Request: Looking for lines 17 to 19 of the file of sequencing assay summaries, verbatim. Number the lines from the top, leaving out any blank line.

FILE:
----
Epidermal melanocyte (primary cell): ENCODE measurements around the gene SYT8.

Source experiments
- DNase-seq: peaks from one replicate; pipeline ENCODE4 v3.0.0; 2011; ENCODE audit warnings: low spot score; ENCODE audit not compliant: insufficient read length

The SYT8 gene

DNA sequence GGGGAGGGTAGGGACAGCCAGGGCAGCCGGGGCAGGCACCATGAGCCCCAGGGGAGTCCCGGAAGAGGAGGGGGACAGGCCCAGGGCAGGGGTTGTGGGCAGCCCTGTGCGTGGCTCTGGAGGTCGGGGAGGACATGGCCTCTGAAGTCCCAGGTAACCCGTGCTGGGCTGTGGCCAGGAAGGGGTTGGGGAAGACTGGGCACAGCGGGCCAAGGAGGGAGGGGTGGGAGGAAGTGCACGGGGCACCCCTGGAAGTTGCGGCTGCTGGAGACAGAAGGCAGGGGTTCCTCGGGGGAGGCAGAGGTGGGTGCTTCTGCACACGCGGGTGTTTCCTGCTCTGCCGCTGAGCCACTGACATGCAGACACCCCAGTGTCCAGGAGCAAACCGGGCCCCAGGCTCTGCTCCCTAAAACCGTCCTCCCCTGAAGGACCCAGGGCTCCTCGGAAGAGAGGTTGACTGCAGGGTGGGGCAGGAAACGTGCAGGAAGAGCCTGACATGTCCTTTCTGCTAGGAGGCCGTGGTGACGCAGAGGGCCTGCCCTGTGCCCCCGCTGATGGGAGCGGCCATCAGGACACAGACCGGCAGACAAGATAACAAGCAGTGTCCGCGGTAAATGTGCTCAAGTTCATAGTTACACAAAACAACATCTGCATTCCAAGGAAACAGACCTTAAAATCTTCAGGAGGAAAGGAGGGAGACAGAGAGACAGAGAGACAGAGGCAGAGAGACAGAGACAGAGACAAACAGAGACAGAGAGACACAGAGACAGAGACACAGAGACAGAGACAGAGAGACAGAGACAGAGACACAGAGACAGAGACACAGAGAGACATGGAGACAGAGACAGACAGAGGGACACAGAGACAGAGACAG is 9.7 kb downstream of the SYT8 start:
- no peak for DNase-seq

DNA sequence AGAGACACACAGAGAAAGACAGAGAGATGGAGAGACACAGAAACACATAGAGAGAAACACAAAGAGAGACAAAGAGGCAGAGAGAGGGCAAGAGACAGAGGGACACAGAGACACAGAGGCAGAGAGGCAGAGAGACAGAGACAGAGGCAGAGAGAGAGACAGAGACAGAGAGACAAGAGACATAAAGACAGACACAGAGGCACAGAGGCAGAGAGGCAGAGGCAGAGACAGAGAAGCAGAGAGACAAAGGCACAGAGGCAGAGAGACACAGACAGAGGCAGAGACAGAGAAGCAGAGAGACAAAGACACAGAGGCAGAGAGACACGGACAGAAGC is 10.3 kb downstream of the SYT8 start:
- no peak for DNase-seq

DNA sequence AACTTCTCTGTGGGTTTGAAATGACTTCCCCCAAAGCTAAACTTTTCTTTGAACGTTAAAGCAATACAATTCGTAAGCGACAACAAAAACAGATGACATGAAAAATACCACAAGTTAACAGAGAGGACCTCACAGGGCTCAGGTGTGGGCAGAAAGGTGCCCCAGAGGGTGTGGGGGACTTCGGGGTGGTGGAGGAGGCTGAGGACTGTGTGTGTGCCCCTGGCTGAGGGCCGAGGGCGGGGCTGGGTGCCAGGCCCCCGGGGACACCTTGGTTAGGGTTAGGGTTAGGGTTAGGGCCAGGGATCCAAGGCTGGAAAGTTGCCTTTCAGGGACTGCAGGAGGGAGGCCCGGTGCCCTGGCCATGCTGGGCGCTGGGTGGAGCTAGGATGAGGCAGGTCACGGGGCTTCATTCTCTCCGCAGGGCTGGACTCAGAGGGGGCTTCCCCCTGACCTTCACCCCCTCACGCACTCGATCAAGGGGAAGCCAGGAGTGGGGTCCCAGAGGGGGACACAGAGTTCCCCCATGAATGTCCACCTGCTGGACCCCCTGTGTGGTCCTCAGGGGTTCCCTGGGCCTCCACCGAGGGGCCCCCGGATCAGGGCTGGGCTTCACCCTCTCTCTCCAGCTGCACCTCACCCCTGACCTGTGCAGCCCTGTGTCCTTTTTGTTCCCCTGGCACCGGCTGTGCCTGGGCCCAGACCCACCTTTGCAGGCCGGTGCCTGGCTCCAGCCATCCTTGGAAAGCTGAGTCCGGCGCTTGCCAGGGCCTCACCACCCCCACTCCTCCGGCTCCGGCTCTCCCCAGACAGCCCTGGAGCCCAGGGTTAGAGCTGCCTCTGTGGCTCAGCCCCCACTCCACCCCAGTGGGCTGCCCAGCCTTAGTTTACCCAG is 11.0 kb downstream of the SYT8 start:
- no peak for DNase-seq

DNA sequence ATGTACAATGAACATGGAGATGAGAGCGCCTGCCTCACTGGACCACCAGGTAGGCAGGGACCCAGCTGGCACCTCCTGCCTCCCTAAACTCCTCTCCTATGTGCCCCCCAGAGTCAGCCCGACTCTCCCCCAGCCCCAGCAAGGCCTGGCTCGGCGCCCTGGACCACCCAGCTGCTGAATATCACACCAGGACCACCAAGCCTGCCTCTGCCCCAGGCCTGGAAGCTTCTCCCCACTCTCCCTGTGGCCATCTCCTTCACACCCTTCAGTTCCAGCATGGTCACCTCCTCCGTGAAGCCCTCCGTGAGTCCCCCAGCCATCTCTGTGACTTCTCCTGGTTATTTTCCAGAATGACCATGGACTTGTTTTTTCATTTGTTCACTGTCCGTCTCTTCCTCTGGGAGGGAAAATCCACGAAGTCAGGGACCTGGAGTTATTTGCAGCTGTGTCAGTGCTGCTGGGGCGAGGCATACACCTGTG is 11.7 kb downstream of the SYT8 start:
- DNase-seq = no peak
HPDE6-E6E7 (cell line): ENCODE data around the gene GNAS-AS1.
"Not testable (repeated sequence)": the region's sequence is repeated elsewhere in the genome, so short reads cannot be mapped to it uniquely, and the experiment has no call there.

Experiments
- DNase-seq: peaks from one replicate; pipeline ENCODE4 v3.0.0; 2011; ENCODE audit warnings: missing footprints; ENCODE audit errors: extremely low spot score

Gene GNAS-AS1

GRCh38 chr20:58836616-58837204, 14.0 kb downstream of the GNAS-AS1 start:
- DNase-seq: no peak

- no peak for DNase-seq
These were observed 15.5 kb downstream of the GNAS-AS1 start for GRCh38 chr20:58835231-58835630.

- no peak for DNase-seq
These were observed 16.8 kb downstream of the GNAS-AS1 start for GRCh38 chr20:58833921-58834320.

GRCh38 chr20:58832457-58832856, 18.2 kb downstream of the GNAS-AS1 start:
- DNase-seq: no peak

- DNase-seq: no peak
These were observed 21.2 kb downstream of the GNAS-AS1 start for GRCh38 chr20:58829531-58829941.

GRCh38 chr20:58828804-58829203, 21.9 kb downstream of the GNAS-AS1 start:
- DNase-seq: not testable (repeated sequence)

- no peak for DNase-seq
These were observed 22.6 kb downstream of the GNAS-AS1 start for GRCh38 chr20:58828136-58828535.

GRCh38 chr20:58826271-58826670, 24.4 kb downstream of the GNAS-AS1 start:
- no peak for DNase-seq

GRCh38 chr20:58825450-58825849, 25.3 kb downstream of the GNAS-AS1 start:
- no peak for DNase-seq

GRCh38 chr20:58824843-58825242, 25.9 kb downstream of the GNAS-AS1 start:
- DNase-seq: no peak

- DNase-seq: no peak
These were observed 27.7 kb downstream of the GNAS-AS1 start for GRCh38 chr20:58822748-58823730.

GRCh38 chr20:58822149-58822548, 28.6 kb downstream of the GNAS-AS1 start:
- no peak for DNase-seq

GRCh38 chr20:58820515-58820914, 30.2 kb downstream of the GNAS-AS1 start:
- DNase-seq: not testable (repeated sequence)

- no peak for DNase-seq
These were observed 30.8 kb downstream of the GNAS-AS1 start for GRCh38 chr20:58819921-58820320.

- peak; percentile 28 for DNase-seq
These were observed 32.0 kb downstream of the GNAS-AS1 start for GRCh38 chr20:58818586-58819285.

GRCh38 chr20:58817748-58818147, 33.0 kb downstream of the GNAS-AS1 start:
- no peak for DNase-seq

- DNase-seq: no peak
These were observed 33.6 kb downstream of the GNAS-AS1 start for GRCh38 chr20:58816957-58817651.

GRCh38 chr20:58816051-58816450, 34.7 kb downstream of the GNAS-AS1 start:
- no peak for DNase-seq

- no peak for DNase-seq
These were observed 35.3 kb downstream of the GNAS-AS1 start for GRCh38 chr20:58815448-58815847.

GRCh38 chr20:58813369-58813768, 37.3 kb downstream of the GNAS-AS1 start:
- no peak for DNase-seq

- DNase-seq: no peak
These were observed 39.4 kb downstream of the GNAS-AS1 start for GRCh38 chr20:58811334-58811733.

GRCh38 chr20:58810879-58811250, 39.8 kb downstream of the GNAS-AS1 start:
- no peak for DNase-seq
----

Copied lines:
Gene GNAS-AS1

GRCh38 chr20:58836616-58837204, 14.0 kb downstream of the GNAS-AS1 start:
- DNase-seq: no peak